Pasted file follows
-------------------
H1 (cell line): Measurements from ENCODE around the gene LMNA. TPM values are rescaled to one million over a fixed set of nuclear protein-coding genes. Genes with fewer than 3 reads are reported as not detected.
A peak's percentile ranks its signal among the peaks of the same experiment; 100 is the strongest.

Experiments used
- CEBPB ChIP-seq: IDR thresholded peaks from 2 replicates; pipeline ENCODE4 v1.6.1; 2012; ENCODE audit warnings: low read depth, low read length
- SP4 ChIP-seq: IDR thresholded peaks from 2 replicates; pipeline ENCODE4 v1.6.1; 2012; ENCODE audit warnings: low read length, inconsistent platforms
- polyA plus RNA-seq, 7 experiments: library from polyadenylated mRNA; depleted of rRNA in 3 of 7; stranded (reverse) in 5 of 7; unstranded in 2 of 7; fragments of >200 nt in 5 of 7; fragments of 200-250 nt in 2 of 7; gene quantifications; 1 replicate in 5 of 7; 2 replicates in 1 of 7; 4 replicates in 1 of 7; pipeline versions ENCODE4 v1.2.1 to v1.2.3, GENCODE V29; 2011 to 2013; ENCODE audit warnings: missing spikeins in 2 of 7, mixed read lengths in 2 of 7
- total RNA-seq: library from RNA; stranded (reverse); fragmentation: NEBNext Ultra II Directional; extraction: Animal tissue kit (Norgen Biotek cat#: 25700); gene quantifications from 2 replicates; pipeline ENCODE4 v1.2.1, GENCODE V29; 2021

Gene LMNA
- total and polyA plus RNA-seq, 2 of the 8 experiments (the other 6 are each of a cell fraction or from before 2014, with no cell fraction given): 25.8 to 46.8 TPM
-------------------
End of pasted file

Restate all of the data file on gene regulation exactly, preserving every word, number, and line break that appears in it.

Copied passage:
H1 (cell line): Measurements from ENCODE around the gene LMNA. TPM values are rescaled to one million over a fixed set of nuclear protein-coding genes. Genes with fewer than 3 reads are reported as not detected.
A peak's percentile ranks its signal among the peaks of the same experiment; 100 is the strongest.

Experiments used
- CEBPB ChIP-seq: IDR thresholded peaks from 2 replicates; pipeline ENCODE4 v1.6.1; 2012; ENCODE audit warnings: low read depth, low read length
- SP4 ChIP-seq: IDR thresholded peaks from 2 replicates; pipeline ENCODE4 v1.6.1; 2012; ENCODE audit warnings: low read length, inconsistent platforms
- polyA plus RNA-seq, 7 experiments: library from polyadenylated mRNA; depleted of rRNA in 3 of 7; stranded (reverse) in 5 of 7; unstranded in 2 of 7; fragments of >200 nt in 5 of 7; fragments of 200-250 nt in 2 of 7; gene quantifications; 1 replicate in 5 of 7; 2 replicates in 1 of 7; 4 replicates in 1 of 7; pipeline versions ENCODE4 v1.2.1 to v1.2.3, GENCODE V29; 2011 to 2013; ENCODE audit warnings: missing spikeins in 2 of 7, mixed read lengths in 2 of 7
- total RNA-seq: library from RNA; stranded (reverse); fragmentation: NEBNext Ultra II Directional; extraction: Animal tissue kit (Norgen Biotek cat#: 25700); gene quantifications from 2 replicates; pipeline ENCODE4 v1.2.1, GENCODE V29; 2021

Gene LMNA
- total and polyA plus RNA-seq, 2 of the 8 experiments (the other 6 are each of a cell fraction or from before 2014, with no cell fraction given): 25.8 to 46.8 TPM